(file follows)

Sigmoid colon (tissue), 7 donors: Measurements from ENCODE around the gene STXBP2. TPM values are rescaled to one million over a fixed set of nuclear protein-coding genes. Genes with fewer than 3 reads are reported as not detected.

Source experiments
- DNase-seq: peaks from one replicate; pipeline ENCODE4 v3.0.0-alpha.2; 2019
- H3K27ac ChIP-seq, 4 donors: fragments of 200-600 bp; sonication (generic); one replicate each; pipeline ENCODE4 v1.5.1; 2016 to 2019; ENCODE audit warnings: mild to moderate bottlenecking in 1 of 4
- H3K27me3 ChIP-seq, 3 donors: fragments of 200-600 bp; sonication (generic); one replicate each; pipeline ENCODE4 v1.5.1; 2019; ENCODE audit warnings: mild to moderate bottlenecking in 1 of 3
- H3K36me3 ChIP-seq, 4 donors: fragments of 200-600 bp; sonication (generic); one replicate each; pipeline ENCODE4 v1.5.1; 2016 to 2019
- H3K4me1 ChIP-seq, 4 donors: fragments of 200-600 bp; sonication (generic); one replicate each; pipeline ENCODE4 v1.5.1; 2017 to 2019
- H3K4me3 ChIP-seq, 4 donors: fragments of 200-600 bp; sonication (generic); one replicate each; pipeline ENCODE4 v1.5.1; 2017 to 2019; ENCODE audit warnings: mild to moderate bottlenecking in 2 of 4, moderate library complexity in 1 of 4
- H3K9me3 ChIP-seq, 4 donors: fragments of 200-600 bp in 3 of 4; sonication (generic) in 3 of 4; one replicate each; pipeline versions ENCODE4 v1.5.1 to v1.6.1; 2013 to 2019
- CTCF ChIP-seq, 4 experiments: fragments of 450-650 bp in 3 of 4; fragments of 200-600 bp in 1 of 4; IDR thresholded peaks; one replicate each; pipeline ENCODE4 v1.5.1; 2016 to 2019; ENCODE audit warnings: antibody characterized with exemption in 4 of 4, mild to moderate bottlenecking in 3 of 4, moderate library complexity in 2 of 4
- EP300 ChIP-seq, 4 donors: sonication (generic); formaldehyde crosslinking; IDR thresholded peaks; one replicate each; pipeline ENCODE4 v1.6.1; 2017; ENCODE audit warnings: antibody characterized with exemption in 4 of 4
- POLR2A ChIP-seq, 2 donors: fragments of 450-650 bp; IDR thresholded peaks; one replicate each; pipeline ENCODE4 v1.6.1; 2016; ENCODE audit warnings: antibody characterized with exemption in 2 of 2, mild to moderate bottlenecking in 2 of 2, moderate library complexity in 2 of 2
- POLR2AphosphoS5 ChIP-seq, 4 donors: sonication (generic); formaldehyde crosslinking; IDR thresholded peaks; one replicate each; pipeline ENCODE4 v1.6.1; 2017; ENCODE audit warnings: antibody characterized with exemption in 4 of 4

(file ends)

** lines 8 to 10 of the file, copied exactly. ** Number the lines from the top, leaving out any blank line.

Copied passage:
- H3K4me3 ChIP-seq, 4 donors: fragments of 200-600 bp; sonication (generic); one replicate each; pipeline ENCODE4 v1.5.1; 2017 to 2019; ENCODE audit warnings: mild to moderate bottlenecking in 2 of 4, moderate library complexity in 1 of 4
- H3K9me3 ChIP-seq, 4 donors: fragments of 200-600 bp in 3 of 4; sonication (generic) in 3 of 4; one replicate each; pipeline versions ENCODE4 v1.5.1 to v1.6.1; 2013 to 2019
- CTCF ChIP-seq, 4 experiments: fragments of 450-650 bp in 3 of 4; fragments of 200-600 bp in 1 of 4; IDR thresholded peaks; one replicate each; pipeline ENCODE4 v1.5.1; 2016 to 2019; ENCODE audit warnings: antibody characterized with exemption in 4 of 4, mild to moderate bottlenecking in 3 of 4, moderate library complexity in 2 of 4